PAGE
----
Osteoarthritis slowly develops in the weight-bearing joints, most commonly in the hip and knee, creating pain, stiffness, swelling and loss of function. There are many nonsurgical options such as: rest, weight loss, medication, physical therapy, steroid injections, and viscosupplementation (SynviscR) injections. However, when conservative measures fail, surgical intervention, such as a joint replacement, becomes the next option. A total joint replacement uses a prosthesis (artificial part) to replace the end of the bone damaged from arthritis. These new metal and plastic surfaces in the joint allow the painfree movement and function in the hip and knee. These procedures have been performed since the early 1970’s. The outcomes for active people continue to improve with advances in technology, prosthetic materials and new techniques. As a result, many active people are eager to use there new joint to continue an active lifestyle. The ability to return to golf is source of some controversy. It will be the purpose of this column to review the literature and make recommendations to safely return to golf with a hip and knee replacement.
Over the past thirty years, I have had the pleasure of rehabilitating countless patients with hip and knee replacements. What was once considered aggressive to return to activities such as golf, is now relatively common. But, to do so safely, requires preparation, precaution and good judgment. Dr. Larry Foster, also known as Dr. Divot, is an orthopedic surgeon and avid golfer and the author of “Dr. Divot’s Guide to Golf Injuries – A Handbook for Golf Injury Prevention and Treatment.” Dr. Divot, who lectures to PGA and LPGA golf professionals, medical doctors and physical therapists across the country, has reviewed the medical literature to determine the safety of golfing with hip or knee joint replacements. This research, as well as surveys from the Hip and Knee Societies of the American Academy of Orthopedic Surgeons, has concluded some interesting and encouraging findings for golfers with hip or knee replacements:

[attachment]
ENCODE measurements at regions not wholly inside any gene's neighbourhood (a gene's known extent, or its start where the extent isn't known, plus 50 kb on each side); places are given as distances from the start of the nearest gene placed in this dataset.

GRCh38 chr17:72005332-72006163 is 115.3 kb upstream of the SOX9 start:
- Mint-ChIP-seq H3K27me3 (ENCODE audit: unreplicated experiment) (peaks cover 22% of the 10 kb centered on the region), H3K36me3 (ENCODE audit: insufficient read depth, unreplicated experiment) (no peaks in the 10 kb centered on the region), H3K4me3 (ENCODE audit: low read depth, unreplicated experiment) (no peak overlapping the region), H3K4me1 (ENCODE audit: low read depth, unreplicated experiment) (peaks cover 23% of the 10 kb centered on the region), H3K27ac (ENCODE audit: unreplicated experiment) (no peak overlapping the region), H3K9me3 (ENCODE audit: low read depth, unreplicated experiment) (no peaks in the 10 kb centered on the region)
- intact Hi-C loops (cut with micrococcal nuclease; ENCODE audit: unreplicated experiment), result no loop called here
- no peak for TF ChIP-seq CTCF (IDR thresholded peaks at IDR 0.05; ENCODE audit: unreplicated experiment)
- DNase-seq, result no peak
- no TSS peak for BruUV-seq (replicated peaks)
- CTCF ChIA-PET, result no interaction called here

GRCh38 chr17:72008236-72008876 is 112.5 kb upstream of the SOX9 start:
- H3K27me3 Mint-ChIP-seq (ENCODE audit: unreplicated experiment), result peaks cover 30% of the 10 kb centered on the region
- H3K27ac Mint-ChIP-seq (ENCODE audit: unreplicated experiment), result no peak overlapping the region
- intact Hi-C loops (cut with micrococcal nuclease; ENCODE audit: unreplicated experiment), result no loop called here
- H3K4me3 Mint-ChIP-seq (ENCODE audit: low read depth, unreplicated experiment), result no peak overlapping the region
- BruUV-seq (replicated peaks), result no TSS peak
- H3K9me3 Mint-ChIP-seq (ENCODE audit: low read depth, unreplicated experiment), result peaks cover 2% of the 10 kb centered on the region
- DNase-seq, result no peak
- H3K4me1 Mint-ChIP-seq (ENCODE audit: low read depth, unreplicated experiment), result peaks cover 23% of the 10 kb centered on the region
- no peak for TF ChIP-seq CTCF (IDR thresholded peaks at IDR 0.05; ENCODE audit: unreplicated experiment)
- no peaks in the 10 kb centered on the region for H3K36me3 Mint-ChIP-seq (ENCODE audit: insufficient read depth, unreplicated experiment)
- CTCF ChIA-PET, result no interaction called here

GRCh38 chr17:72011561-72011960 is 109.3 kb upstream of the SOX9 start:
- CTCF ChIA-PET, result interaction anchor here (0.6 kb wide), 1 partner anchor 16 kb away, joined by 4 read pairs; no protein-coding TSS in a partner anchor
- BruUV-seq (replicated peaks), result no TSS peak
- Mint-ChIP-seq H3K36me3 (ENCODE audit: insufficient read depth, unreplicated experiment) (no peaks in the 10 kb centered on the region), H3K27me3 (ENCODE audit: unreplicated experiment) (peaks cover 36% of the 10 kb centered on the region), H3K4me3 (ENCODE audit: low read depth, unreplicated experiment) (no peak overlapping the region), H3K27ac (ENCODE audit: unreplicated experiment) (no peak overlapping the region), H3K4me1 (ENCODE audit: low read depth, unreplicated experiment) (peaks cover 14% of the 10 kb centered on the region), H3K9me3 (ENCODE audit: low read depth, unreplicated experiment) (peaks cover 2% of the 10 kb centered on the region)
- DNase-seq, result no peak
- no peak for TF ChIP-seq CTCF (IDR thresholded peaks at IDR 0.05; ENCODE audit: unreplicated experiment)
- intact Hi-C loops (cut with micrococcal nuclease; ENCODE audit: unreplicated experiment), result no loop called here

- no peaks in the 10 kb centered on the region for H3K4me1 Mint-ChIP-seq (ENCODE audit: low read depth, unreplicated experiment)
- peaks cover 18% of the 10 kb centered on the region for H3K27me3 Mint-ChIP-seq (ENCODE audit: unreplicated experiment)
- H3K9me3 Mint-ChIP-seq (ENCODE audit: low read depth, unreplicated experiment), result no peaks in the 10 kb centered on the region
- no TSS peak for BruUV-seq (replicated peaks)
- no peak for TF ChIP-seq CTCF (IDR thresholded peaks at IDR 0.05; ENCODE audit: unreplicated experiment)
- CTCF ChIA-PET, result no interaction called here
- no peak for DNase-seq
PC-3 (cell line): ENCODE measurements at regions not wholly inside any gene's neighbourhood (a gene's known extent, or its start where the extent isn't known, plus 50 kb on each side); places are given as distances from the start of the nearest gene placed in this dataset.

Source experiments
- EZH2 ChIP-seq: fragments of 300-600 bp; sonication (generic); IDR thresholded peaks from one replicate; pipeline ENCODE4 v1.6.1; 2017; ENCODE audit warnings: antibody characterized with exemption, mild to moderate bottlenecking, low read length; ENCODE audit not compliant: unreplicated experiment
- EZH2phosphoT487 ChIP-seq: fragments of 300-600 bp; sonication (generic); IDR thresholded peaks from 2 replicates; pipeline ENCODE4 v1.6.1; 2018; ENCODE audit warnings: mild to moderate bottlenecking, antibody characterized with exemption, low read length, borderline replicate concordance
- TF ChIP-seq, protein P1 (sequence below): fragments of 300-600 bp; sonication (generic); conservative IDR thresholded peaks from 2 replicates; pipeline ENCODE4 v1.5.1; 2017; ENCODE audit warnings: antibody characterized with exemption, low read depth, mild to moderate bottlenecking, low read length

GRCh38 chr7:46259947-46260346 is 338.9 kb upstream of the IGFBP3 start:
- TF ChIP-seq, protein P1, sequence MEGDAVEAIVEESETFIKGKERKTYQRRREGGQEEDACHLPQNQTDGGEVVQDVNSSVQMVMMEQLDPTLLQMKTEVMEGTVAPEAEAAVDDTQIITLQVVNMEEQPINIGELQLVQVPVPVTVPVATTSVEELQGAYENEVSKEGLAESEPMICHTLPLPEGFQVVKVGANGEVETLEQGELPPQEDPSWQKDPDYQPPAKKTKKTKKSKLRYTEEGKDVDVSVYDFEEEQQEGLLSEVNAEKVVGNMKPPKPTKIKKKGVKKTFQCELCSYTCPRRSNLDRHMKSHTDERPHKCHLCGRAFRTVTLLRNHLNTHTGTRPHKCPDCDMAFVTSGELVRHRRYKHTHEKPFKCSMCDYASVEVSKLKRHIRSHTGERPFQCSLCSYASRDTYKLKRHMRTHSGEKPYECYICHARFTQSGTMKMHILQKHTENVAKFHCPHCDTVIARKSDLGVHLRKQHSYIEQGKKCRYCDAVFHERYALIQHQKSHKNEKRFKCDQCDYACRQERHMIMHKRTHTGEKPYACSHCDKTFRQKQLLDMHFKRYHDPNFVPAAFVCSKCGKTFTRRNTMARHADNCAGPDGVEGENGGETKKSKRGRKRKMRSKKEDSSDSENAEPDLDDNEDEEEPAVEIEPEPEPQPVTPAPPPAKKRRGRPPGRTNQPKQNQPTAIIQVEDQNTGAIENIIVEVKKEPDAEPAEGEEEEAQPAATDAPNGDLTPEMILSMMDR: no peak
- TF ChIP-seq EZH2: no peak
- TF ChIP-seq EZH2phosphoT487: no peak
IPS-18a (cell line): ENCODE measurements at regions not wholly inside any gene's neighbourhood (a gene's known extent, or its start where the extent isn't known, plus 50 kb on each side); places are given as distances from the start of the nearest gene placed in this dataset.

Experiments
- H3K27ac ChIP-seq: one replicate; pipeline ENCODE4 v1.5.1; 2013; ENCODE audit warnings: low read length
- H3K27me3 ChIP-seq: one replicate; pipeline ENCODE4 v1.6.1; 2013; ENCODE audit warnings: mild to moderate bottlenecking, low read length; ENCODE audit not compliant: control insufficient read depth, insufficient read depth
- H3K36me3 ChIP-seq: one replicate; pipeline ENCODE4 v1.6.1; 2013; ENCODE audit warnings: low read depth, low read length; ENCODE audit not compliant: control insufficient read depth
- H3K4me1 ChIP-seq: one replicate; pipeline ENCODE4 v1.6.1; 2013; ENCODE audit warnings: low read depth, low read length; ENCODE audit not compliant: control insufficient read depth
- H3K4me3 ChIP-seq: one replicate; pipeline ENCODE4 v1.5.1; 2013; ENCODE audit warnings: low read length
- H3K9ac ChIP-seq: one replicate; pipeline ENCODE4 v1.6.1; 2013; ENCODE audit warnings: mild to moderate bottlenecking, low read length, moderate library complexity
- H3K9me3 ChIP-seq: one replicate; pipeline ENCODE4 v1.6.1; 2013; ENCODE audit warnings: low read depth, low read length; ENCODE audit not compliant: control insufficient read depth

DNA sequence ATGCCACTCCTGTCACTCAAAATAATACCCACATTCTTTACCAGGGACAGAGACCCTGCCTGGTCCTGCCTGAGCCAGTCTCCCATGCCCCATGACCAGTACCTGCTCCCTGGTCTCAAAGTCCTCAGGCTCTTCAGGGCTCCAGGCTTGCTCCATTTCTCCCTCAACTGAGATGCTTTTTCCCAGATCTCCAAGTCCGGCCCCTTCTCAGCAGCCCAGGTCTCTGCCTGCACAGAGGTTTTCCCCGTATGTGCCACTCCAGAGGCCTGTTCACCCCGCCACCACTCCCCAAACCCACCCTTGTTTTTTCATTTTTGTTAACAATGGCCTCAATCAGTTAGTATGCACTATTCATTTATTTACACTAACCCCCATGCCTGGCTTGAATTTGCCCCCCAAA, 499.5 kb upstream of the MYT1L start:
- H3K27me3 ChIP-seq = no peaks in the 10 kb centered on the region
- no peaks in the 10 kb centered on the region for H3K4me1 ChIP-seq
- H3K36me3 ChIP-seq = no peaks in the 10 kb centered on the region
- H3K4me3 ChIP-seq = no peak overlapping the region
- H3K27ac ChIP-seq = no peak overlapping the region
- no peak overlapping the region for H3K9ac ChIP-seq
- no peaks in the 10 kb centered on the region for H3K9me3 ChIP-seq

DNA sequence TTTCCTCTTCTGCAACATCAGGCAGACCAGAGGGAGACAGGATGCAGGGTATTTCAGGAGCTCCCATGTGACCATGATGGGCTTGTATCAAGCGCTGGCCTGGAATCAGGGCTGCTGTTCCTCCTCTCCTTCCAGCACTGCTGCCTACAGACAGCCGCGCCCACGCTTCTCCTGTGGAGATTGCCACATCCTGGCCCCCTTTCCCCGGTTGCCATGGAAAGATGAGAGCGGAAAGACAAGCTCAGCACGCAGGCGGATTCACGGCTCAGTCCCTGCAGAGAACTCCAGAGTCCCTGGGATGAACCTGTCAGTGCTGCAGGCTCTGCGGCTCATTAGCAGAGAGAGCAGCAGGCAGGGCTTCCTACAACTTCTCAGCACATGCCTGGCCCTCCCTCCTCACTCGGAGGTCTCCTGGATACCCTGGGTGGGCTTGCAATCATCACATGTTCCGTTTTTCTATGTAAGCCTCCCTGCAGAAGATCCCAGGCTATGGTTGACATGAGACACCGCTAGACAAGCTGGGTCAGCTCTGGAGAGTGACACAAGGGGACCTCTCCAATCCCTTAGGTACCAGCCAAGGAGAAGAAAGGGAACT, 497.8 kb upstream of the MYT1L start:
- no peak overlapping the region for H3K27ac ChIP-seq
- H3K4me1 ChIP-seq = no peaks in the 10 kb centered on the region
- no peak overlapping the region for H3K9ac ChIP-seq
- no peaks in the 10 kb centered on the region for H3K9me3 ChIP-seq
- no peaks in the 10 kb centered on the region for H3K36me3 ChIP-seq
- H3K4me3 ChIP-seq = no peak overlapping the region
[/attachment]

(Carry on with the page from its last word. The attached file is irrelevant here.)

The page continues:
Sources: Rothman Institute, Philadelphia, PA
Visit your doctor regularly and listen to your body.
NEXT MONDAY – Read Dr. Paul J. Mackarey “Health & Exercise Forum" in the Scranton Times-Tribune.
This article is not intended as a substitute for medical treatment. If you have questions related to your medical condition, please contact your family physician. For further inquires related to this topic email: firstname.lastname@example.org
Paul J. Mackarey PT, DHSc, OCS is a Doctor in Health Sciences specializing in orthopaedic and sports physical therapy. Dr. Mackarey is in private practice and is an associate professor of clinical medicine at The Commonwealth Medical College.